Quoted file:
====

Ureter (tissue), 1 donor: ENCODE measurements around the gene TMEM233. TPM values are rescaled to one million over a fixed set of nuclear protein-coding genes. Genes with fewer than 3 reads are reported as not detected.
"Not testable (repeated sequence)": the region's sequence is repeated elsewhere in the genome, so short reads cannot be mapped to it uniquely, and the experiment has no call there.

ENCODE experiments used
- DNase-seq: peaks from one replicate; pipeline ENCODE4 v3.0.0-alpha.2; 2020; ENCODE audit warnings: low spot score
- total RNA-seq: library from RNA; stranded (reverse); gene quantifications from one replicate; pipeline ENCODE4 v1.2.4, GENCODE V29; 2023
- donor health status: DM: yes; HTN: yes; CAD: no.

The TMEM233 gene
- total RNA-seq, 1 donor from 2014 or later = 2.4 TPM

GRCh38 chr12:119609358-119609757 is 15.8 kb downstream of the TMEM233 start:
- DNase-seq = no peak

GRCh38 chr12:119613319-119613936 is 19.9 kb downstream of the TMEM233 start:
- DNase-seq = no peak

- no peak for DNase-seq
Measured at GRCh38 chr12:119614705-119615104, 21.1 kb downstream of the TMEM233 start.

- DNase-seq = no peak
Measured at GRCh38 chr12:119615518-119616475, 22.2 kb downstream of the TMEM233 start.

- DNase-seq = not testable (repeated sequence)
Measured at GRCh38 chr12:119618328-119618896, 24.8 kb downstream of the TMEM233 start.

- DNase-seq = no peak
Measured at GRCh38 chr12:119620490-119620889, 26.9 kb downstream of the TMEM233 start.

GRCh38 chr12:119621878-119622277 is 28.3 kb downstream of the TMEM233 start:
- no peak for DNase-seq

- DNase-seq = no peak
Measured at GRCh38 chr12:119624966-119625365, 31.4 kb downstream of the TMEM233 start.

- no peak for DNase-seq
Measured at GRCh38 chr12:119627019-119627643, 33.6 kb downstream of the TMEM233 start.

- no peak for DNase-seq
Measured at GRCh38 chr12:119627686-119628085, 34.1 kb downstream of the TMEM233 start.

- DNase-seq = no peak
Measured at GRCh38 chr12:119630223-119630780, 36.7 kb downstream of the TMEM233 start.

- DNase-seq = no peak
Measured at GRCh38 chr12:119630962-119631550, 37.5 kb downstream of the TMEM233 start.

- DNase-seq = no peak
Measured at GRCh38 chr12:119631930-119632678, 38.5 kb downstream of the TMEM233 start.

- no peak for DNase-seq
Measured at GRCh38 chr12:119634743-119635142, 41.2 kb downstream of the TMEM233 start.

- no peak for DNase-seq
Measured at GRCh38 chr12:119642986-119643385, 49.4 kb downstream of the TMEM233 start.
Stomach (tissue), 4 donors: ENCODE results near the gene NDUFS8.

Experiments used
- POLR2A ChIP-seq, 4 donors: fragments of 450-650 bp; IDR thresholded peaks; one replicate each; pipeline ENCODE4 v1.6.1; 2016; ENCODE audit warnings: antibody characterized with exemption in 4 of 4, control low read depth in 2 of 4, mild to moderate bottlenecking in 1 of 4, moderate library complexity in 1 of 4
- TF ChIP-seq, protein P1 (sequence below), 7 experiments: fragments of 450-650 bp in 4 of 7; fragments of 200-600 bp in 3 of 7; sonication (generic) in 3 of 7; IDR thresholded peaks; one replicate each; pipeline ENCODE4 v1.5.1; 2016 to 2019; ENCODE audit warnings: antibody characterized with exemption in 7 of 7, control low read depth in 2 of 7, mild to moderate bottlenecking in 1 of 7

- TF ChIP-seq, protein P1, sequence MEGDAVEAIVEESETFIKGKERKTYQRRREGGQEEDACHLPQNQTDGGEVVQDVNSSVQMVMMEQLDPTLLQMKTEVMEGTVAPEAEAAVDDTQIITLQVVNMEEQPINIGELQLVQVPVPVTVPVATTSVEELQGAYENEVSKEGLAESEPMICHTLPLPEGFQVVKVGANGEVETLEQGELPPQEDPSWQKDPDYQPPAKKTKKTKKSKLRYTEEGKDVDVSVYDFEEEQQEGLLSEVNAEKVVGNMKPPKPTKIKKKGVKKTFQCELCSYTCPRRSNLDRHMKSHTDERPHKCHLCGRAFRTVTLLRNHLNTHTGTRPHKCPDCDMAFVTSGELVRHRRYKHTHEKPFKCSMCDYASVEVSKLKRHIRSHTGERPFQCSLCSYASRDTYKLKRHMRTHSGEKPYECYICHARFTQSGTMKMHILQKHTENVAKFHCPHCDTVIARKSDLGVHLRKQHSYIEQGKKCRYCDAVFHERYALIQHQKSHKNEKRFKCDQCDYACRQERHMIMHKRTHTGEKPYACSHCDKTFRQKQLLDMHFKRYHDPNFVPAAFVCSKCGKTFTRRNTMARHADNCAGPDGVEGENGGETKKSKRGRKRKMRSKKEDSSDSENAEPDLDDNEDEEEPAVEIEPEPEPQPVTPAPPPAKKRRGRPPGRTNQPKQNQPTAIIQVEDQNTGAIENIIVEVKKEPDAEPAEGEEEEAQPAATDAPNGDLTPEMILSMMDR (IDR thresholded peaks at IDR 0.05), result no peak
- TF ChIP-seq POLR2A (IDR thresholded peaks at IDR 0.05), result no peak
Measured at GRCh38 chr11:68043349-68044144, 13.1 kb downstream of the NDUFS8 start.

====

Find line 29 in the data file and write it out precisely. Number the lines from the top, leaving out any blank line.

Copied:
- DNase-seq = no peak